Tag Archives: Burkina Faso

Burkina Election: Roch Marc, far from win


The problems were not on a scale to have any major impact on the result, they said, urging all parties to respect the outcome.

Burkina Faso’s president, Roch Marc Christian Kabore, notched up a hefty lead Wednesday in results announced from more than half of the country’s voting districts following weekend elections.

Kabore, bidding for a second term at the helm of the troubled Sahel state, has 58.14 percent of the vote, according to the ongoing count conducted by the Independent National Electoral Commission (CENI).


Opposition leader Zephirin Diabre has 14.25 percent while Eddie Komboigo, who heads a former ruling party, has 13.62 percent, it said.

The figures are derived from results from 196 out of the 368 districts, embassies or consulates where votes for Sunday’s elections were cast.


Kabore, 63, is seeking an overall majority from voting day to avoid a runoff in which he would stand against a single candidate backed by a united opposition.

He has been under fire for his response to a five-year-old jihadist campaign that has rolled in from Mali, claiming at least 1,200 lives and forcing around a million people to flee their homes.


Sunday’s elections were for Burkina’s legislature as well as its presidency, where executive power in the former French colony is concentrated.

Opposition parties say the vote was marked by fraud and flawed procedures. On Monday, they threatened to reject “results stained by irregularities.”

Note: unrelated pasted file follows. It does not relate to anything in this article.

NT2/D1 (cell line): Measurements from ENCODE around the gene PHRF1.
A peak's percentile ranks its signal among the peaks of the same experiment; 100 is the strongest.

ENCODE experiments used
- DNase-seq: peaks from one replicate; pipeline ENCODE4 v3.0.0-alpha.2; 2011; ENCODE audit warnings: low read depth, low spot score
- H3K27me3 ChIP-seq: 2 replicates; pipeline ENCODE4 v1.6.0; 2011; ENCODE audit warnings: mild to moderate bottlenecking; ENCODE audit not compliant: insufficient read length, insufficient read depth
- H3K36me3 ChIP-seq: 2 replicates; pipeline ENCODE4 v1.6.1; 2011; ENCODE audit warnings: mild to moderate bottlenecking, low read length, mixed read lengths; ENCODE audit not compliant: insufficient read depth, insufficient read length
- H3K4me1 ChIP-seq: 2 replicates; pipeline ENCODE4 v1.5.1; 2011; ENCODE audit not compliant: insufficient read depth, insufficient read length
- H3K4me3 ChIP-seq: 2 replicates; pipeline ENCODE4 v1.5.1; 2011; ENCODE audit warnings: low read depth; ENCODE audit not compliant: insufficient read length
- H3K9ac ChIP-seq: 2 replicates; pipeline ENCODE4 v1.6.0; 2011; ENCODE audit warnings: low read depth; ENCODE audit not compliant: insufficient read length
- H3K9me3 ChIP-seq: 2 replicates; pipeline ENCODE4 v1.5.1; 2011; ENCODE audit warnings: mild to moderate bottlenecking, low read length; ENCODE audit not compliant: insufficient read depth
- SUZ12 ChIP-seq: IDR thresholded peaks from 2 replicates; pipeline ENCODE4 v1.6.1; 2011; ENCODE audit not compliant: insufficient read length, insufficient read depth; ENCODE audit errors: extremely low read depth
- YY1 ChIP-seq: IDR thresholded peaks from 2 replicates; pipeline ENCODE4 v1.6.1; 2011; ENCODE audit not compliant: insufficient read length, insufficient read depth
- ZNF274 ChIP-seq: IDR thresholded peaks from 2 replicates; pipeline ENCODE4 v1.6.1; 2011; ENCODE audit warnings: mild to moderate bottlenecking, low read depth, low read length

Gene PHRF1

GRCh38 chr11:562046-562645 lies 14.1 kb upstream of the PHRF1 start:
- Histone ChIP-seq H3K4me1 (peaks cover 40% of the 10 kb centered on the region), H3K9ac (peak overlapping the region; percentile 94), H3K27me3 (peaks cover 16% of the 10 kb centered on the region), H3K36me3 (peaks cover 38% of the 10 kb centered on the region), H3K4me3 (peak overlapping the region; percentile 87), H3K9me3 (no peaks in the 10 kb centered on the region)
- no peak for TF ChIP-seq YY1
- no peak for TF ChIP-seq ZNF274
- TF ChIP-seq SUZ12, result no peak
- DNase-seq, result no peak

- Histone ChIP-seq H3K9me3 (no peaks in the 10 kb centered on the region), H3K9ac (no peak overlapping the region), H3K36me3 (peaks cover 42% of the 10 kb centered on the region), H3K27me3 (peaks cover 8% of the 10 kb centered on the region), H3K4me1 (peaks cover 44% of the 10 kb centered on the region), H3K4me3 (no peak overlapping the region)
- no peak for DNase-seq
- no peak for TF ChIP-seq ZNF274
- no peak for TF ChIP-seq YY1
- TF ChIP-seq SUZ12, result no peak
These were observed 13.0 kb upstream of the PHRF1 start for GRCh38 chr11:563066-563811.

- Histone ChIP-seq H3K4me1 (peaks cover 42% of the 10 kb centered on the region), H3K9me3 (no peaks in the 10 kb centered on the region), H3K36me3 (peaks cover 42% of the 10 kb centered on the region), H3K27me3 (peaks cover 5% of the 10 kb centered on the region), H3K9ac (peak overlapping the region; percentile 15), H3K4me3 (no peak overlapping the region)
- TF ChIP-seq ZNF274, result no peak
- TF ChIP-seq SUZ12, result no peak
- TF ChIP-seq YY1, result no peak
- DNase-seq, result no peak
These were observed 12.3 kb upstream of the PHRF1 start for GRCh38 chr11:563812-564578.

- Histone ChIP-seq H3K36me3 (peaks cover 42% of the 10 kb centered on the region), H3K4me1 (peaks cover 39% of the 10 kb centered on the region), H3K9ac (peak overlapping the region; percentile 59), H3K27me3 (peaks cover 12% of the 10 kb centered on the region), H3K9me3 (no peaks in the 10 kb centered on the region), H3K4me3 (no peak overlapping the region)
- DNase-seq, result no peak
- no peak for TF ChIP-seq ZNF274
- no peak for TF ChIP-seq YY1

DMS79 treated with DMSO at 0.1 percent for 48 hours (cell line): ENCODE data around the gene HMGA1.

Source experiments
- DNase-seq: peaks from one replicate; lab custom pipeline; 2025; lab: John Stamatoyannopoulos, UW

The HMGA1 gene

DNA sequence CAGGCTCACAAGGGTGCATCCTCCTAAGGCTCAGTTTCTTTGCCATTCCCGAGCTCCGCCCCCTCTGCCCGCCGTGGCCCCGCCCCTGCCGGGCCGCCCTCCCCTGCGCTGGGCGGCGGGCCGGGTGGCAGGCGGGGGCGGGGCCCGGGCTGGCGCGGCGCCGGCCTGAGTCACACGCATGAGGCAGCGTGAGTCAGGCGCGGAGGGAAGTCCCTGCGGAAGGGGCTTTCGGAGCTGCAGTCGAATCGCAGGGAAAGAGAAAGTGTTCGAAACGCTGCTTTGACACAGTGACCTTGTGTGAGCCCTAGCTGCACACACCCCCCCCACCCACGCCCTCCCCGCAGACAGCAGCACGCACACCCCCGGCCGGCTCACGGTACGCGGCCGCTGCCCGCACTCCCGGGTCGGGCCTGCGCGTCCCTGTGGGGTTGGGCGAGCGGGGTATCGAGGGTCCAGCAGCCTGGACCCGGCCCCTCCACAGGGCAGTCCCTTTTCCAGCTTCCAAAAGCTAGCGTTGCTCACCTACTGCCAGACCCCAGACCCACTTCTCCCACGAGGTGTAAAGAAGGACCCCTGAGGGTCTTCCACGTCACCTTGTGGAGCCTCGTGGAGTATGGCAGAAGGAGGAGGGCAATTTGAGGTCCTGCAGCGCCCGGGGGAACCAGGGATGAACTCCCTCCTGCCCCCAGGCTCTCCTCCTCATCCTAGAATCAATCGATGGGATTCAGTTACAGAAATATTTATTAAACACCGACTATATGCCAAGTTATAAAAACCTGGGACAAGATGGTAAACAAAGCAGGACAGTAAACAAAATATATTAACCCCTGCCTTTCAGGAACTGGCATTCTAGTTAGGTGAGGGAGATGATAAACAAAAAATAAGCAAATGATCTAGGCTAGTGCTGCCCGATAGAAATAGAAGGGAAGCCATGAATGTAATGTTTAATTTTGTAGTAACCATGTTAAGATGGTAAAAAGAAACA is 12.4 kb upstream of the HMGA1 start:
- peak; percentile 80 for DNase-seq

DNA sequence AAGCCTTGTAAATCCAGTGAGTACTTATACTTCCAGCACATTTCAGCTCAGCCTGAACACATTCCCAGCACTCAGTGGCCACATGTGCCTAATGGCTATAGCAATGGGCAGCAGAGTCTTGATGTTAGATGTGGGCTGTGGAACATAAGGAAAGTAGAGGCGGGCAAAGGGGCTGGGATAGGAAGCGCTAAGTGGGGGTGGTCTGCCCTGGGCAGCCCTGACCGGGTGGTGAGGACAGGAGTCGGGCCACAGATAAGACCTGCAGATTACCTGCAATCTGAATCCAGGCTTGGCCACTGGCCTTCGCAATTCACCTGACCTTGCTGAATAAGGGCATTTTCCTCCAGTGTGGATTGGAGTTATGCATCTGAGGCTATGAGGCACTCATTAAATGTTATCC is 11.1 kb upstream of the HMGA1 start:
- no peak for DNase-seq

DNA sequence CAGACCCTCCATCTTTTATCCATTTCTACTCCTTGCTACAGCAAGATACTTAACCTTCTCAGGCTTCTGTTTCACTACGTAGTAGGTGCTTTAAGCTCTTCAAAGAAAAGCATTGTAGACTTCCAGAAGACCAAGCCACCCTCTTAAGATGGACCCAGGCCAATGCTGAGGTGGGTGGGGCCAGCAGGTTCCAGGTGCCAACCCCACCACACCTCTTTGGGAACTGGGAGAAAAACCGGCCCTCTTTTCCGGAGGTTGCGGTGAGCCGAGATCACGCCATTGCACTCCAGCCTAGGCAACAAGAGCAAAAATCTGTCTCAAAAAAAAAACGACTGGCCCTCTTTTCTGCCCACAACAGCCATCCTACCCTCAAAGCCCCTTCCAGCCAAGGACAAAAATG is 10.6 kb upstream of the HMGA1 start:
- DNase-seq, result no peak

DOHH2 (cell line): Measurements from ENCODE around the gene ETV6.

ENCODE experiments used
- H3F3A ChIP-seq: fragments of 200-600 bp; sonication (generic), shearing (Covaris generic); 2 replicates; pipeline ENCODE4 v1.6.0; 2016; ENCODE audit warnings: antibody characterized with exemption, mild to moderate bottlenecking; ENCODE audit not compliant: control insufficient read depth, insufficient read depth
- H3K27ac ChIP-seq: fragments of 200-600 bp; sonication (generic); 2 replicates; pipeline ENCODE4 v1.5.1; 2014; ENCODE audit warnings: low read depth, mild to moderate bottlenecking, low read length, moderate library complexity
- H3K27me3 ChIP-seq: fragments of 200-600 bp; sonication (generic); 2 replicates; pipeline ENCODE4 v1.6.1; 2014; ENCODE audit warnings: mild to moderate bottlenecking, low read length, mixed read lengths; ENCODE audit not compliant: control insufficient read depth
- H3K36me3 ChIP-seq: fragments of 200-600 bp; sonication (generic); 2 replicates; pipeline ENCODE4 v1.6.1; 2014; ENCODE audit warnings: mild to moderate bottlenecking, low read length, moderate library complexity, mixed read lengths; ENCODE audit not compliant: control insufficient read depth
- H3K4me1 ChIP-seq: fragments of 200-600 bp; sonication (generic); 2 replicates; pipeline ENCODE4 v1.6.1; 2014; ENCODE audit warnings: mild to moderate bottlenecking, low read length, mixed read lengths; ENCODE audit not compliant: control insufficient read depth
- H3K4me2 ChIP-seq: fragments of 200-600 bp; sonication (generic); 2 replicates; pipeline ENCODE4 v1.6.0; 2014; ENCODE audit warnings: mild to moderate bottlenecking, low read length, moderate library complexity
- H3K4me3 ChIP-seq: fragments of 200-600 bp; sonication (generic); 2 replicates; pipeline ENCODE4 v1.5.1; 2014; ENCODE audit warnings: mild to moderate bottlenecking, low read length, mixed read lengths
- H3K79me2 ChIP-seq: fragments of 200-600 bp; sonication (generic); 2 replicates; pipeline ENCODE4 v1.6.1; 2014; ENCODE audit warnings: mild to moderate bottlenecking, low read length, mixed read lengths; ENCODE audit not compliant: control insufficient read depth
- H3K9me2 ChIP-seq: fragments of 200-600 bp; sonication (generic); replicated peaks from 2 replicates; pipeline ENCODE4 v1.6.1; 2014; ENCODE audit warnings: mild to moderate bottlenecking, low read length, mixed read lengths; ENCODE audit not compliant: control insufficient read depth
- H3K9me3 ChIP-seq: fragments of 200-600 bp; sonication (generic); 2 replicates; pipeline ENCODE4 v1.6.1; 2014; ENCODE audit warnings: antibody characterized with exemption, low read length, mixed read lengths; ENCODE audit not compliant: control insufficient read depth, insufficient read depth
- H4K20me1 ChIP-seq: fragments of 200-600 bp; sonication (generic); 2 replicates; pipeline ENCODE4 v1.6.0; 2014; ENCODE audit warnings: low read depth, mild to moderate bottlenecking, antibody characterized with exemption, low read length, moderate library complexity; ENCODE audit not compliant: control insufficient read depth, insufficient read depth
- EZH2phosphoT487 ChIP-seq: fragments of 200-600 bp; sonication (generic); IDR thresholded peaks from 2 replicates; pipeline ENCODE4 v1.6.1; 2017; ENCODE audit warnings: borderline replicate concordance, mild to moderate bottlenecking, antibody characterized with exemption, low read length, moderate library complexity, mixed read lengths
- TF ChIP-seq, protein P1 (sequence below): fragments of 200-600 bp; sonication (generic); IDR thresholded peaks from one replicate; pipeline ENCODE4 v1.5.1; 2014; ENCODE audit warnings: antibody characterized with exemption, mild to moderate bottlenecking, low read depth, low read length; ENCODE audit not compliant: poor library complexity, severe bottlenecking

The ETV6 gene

Their complaints include polling stations that either did not open or opened late, insecure handling of ballot boxes and arbitrary changes to voting areas.

Because of the unrest, the election was not held across at least one-fifth of the territory, denying up to 350,000 people of the right to vote, according to CENI’s figures.


Parties supporting Kabore on Tuesday argued that the problems encountered on Sunday affected “all the competing candidates and political parties” in a similar way.

An opposition protest was scheduled to take place early Wednesday outside the vote tabulation centre but was cancelled.


A joint observer team has been sent by the Economic Community of West African States (ECOWAS), the United Nations and the African Union (AU).

It has met with governing and opposition figures in what one of the mission’s members described as “preventative diplomacy.”



Burkina Faso Explosive: Six Casualties


At least six people, mostly children, died when an improvised explosive device went off in northern Burkina Faso, security sources and local officials said on Sunday.

The IED, which exploded as the group’s cart was passing late Saturday, also injured four others, they said.

Northern Burkina Faso is notorious for jihadist attacks which have killed more than 1,000 people there and displaced about a million more since 2015.


The victims were “nearly all children who were returning from grazing their livestock”, a local in Ouahigouya said. “The cart which carried some of them rolled over a mine.”

IED attacks have multiplied since 2018, killing nearly 200 military personnel and civilians, according to an AFP tally. Such attacks are often combined with an ambush.

Jihadist violence, which is often accompanied by inter-community strife, has killed more than 4,000 people in Mali, Niger and Burkina Faso, according to United Nations figures.